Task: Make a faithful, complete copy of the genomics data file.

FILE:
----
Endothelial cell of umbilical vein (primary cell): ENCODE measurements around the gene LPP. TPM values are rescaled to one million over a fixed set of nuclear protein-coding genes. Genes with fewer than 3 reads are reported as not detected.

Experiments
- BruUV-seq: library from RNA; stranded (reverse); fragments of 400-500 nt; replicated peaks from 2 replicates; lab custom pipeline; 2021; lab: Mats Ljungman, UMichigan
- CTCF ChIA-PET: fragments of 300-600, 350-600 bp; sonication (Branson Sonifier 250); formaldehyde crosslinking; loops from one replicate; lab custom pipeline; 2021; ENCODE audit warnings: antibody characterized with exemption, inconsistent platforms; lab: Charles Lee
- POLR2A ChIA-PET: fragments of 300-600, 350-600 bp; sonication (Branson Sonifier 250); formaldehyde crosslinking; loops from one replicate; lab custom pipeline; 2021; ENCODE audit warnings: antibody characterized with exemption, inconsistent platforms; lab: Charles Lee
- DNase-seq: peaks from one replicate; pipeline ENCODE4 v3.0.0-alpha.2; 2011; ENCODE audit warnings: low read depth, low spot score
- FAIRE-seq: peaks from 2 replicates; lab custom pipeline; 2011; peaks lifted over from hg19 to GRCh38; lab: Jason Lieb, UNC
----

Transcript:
Endothelial cell of umbilical vein (primary cell): ENCODE measurements around the gene LPP. TPM values are rescaled to one million over a fixed set of nuclear protein-coding genes. Genes with fewer than 3 reads are reported as not detected.

Experiments
- BruUV-seq: library from RNA; stranded (reverse); fragments of 400-500 nt; replicated peaks from 2 replicates; lab custom pipeline; 2021; lab: Mats Ljungman, UMichigan
- CTCF ChIA-PET: fragments of 300-600, 350-600 bp; sonication (Branson Sonifier 250); formaldehyde crosslinking; loops from one replicate; lab custom pipeline; 2021; ENCODE audit warnings: antibody characterized with exemption, inconsistent platforms; lab: Charles Lee
- POLR2A ChIA-PET: fragments of 300-600, 350-600 bp; sonication (Branson Sonifier 250); formaldehyde crosslinking; loops from one replicate; lab custom pipeline; 2021; ENCODE audit warnings: antibody characterized with exemption, inconsistent platforms; lab: Charles Lee
- DNase-seq: peaks from one replicate; pipeline ENCODE4 v3.0.0-alpha.2; 2011; ENCODE audit warnings: low read depth, low spot score
- FAIRE-seq: peaks from 2 replicates; lab custom pipeline; 2011; peaks lifted over from hg19 to GRCh38; lab: Jason Lieb, UNC